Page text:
The world's favourite diplomat: A Man of Peace in a World of War.Kofi Annan Kofi Atta Annan (born April 8, 1938) is a Ghanaian diplomat who served as the seventh Secretary-General of the United Nations from January 1 1997 to January 1 2007, serving two five-year terms. He was the co-recipient of the Nobel Peace Prize in 2001.
By Stanley Meisler
[pounds sterling]19.99 Wiley
International Standard Book Number
ISBN International Standard Book Number
ISBN n abbr (= International Standard Book Number) → ISBN m 0-471-78744-2
Including the incumbent, Ban Ki-moon Ban Ki-Moon (bän kē-mn), 1944–, South Korean diplomat, secretary-general of the United Nations (2007–), b. Chungju, grad. Seoul National Univ. (B.S. of South Korea, there have only been eight UN secretary-generals in the 62-year history of the organisation, set up in the immediate post-WWII period as an attempt to diffuse international conflicts and promote global peace and stability. Ki-moon's seven predecessors, all men, were Trygve Lie Noun 1. Trygve Lie - Norwegian diplomat who was the first Secretary General of the United Nations (1896-1968)
Trygve Halvden Lie, Lie of Norway, Dag Hammarskjold Noun 1. Dag Hammarskjold - Swedish diplomat who greatly extended the influence of the United Nations in peacekeeping matters (1905-1961)
Dag Hjalmar Agne Carl Hammarskjold, Hammarskjold of Sweden, U Thant U Thant
See U Thant. of Burma, Kurt Waldheim of Austria, Javier Perez de Cuellar Pé·rez de Cuél·lar , Javier Born 1920.
Peruvian diplomat who served as secretary-general of the United Nations (1982-1991). of Peru, Boutros Boutros-Ghali Boutros Boutros-Ghali (Arabic: بطرس بطرس غالي Coptic: BOYTPOC BOYTPOC ΓΑΛΗ) (born November 14, 1922) is an Egyptian diplomat who was the sixth Secretary-General of the United Nations from of Egypt, and Kofi Annan of Ghana whose term of office ended at the beginning of this year.
Describing his book as a political biography of Annan, Stanley Meisler helps to explain why he is generally considered one of the UN's most accomplished and dedicated secretary-generals. It also helps to explain why Annan was asked to chair the Mo Ibrahim Mohamed "Mo" Ibrahim (born 1946) is a Sudanese-born British mobile communications entrepreneur. He worked for several other telecommunications companies before founding Celtel. Prize for Achievement in African Leadership committee (see Briefs p9-10).
Meisler is the author of United Nations--The First Fifty Years, and has got to know Annan well over the many years he has covered both the UN and US State Department for the Los Angeles Times Los Angeles Times
Morning daily newspaper. Established in 1881, it was purchased and incorporated in 1884 by Harrison Gray Otis (1837–1917) under The Times-Mirror Co. (the hyphen was later dropped from the name). . As such a renowned UN journalist and author, he is particularly well placed to write this absorbing study of one of Africa's most distinguished diplomats, although he makes it clear that this is not an authorised biography,
Nevertheless, in his introduction to the book, Meisler states that Annan did co-operate with the project, encouraging his staff and friends to meet with the author. But Annan did not have prior sight of the book before its publication and had no say regarding its contents. "I have tried to present a frank and illuminating picture of a complex man based on what we know of his acts and words," Meisler explains. "There is very little psychological speculation in the book ... is also very little political science theorising. Annan is not an ideologue i·de·o·logue
An advocate of a particular ideology, especially an official exponent of that ideology.
[French idéologue, back-formation from idéologie, ideology; see or an academic theorist."
There may be little psychological speculation, but Meisler devotes enough of this book to Annan's youth to give the reader an insight of the man's formative years.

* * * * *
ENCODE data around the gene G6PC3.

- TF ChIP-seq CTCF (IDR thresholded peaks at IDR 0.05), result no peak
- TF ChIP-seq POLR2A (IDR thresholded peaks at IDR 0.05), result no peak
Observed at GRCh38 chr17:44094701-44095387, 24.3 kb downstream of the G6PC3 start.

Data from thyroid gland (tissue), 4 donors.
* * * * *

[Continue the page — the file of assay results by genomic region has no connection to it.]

Annan's father, Henry Reginald Annan, was a Fante chief and an executive of the United Africa Company, a subsidiary of Unilever, with the primary responsibility of purchasing cocoa. After retirement, he served as chairman of the Ghana International Bank and other government agencies and won election as governor of the Ashanti Province.
Annan senior was in the habit of holding mock trials on those occasions that his children misbehaved mis·be·have
v. mis·be·haved, mis·be·hav·ing, mis·be·haves
To behave badly.
v.tr. , and it seems that the elders of the family liked to bombard bom·bard
tr.v. bom·bard·ed, bom·bard·ing, bom·bards
1. To attack with bombs, shells, or missiles.
2. To assail persistently, as with requests. See Synonyms at attack, barrage2.
3. the children with traditional proverbs. One of Annan's favourites is: "You don't hit a man on the head when you've got your fingers in his mouth." This kind of upbringing helped Annan develop his seemingly effortless diplomatic skills in later life.
Yet Annan's scholastic performance, we learn from Meisler, was not stellar. Sent away to board at Mfantisipim near Cape Coast Cape Coast, town (1984 pop. 57,224), capital of Central Region, S Ghana, on the Gulf of Guinea. Known locally as Gna or Oegna, the town is an export port and fishing center. The town originated as an Ashanti trading center. , Annan was a popular student but did not excel academically nor score well enough to enter the University College of the Gold Coast. Instead, he went on to study at the new Kumasi Institute of Science and Technology. Meisler tracked down the then headmaster of Mfantisipim, now in his 90s and living in retirement in Paris, who described Annan as a 'late developer'.
Late it may have been, but develop he did--by 1959 Annan had won a scholarship from the Ford Foundation's Foreign Student Leadership Programme to study at Macalester University at St Paul, Minnesota in the US. Annan impressed the Dean of Macalester enough for him to comment that, in his estimation, Annan was destined des·tine
tr.v. des·tined, des·tin·ing, des·tines
1. To determine beforehand; preordain: a foolish scheme destined to fail; a film destined to become a classic.
2. for a lifetime of accomplishment--that he would be a world leader someday. But it would take some three decades for Annan to prove him right and reach the upper echelons of the UN.
From Macalester, Annan went on to study economics in Switzerland before, in 1962, accepting a job with the UN's World Health Organisation in Geneva Geneva, canton and city, Switzerland
Geneva (jənē`və), Fr. Genève, canton (1990 pop. 373,019), 109 sq mi (282 sq km), SW Switzerland, surrounding the southwest tip of the Lake of Geneva. as an administrative and budget officer. He then took up a new appointment as an administrative officer in the personnel section of UN Economic Commission for Africa Noun 1. Economic Commission for Africa - the commission of the Economic and Social Council of the United Nations that is concerned with economic development of African nations (ECA ECA